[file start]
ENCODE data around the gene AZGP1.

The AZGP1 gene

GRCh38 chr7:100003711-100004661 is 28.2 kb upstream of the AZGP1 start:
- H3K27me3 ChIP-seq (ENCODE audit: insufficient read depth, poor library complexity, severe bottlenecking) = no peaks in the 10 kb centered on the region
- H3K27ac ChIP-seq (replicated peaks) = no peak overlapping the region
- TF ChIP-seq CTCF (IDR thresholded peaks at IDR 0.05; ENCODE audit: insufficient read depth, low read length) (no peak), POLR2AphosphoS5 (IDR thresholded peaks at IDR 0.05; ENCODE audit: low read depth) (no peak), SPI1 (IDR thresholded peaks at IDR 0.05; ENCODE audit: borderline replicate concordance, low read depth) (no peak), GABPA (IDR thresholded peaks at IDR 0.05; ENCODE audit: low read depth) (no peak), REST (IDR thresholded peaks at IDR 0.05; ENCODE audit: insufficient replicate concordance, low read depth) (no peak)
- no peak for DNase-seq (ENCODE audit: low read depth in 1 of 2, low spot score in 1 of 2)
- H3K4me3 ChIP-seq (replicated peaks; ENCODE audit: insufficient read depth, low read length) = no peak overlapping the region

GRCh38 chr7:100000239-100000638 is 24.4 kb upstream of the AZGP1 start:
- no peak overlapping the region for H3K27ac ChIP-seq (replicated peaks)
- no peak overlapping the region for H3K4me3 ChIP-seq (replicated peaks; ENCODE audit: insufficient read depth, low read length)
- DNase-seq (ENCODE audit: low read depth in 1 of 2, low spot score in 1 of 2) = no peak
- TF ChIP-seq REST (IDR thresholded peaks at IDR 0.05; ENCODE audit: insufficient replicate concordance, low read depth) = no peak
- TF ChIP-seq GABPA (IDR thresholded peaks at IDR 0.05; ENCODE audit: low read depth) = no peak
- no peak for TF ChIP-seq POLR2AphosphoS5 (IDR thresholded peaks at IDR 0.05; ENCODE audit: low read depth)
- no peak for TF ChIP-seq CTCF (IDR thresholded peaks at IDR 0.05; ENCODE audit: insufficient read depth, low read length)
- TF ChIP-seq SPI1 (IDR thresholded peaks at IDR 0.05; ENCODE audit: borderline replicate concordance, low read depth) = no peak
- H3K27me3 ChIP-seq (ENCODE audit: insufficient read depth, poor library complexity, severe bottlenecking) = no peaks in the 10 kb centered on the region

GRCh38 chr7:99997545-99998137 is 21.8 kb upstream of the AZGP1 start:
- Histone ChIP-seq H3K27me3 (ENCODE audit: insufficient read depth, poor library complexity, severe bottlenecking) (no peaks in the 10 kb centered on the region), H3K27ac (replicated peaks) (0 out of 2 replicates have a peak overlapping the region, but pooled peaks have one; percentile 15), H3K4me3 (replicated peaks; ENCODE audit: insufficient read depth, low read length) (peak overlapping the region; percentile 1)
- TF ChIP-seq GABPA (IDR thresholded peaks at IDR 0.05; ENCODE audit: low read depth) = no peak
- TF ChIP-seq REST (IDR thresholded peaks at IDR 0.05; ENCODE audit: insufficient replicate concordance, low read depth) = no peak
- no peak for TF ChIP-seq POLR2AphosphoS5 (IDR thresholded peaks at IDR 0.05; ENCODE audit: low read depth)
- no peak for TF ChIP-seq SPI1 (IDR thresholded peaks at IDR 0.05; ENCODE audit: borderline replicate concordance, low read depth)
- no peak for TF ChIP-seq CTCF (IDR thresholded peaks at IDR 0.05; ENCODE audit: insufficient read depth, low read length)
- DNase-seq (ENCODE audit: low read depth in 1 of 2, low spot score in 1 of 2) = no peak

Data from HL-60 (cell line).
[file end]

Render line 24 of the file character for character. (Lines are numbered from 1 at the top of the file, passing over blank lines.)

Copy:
- no peak for TF ChIP-seq SPI1 (IDR thresholded peaks at IDR 0.05; ENCODE audit: borderline replicate concordance, low read depth)